C. Larry Pope, CEO for Smithfield Foods, the world’s largest pig and pork producer, called for a reduction to the federal ethanol mandate in the Wall Street Journal last week.
Smithfield buys approximately 50,900 tonnes of corn (128 million bushels) per year to feed 16 million pigs on farms across 12 states. The company contracts with about 2,135 swine producers throughout the United States.
Pope’s opinion article came only one day after ethanol advocates released a Iowa University study that claims to show that cuts to the federal mandate would not lower prices for corn to the extent the livestock industry may want to see.
Devastating corn crops
Pope said that drought conditions are devastating corn crops, causing prices to hit record high levels. He added that the Renewable Fuels Standard (RFS) has worsened the problem.
“The RFS has diverted so much corn as a questionable substitute for gasoline that in the face of this drought-depleted harvest, major food-producing companies such as Smithfield are being forced to seek alternative markets for grain to meet the demands of their livestock and at more affordable prices,” Pope wrote.
“Ironically, if the ethanol mandate did not exist, even this year’s drought-depleted corn crop would have been more than enough to meet the requirements for livestock feed and food production at decent prices.”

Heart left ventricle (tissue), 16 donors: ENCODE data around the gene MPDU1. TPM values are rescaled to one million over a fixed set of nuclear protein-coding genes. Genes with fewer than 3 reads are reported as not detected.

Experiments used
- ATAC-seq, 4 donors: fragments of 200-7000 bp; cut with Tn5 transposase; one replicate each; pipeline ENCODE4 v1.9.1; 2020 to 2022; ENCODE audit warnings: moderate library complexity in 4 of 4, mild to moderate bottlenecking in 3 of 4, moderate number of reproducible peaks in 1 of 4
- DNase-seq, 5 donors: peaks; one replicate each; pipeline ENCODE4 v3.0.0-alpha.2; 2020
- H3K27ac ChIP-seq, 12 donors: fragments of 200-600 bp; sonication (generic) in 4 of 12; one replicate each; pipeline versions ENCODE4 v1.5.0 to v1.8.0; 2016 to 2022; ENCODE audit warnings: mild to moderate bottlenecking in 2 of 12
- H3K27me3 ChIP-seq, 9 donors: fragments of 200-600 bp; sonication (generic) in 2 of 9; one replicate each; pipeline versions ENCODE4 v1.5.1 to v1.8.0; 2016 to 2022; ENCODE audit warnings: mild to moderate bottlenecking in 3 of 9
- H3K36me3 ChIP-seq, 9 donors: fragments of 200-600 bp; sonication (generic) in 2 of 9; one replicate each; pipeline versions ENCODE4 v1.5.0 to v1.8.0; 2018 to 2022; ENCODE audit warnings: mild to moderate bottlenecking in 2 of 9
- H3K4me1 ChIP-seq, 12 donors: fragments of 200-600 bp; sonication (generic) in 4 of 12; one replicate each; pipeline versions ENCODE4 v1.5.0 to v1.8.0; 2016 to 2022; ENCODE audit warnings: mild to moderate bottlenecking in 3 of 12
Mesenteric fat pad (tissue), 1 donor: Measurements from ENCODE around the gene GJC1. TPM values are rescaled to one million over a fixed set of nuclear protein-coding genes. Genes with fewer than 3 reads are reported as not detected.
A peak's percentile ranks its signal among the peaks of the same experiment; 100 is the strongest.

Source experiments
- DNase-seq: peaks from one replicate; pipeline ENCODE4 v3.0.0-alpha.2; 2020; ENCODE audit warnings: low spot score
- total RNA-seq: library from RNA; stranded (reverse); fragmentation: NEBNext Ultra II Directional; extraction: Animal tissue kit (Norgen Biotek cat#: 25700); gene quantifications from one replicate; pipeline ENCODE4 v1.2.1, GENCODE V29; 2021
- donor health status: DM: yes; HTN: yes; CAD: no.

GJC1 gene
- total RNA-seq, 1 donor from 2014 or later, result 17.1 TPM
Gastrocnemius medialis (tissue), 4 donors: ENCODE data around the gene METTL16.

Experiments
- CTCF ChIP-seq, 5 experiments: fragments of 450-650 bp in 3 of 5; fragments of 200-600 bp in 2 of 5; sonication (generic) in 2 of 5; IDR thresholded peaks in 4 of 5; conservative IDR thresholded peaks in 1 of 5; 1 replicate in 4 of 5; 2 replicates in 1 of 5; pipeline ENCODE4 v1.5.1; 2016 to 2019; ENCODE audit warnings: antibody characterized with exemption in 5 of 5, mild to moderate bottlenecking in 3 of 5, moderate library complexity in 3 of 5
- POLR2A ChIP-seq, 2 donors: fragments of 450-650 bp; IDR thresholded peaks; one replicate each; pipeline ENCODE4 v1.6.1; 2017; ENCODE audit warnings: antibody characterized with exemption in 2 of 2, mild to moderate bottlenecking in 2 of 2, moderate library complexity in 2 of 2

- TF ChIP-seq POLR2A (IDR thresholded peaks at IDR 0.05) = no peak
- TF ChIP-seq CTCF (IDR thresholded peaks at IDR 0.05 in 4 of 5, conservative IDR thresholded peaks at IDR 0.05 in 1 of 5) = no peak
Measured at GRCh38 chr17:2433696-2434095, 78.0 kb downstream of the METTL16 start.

The Smithfield CEO continued: “This year, the double whammy of a drought that’s ravaging crops and ethanol demand has pushed corn prices to what are now record-high levels of over $8 per bushel, a quadrupling of prices in less than a decade. This has compelled food producers like Smithfield to find ways to control skyrocketing feed costs.”
He added: “For the first time in memory, corn is cheaper when it’s delivered to the US from abroad than if it’s purchased from domestic suppliers. Smithfield was forced to take the unfortunate but absolutely necessary step of buying corn from Brazil – spending money that under normal circumstances would have gone to US farmers.”
NPPC calls for relief
The issue will also be discussed by the US National Pork Producers Council (NPPC), teaming up in a press conference today with the poultry, turkey and cattle council in order to assess the impacts of the drought.
In a press release the council writes: “As serious drought conditions continue moving across nearly two-thirds of the country, we are at a critical juncture where federal policy meets real world realities. Because of these extreme weather conditions, corn prices are spiking and some analysts are predicting that the US may experience a severe corn shortage this summer.”
“Another short corn crop would be devastating to the animal agriculture industry, food manufacturers, foodservice providers and consumers. Livestock and poultry producers on Monday will be seeking help to address a short corn supply, save thousands of jobs across many US industries and keep food affordable for American families.”
• Wall Street Journal
• Smithfield Foods
• National Pork Producers Council (NPPC)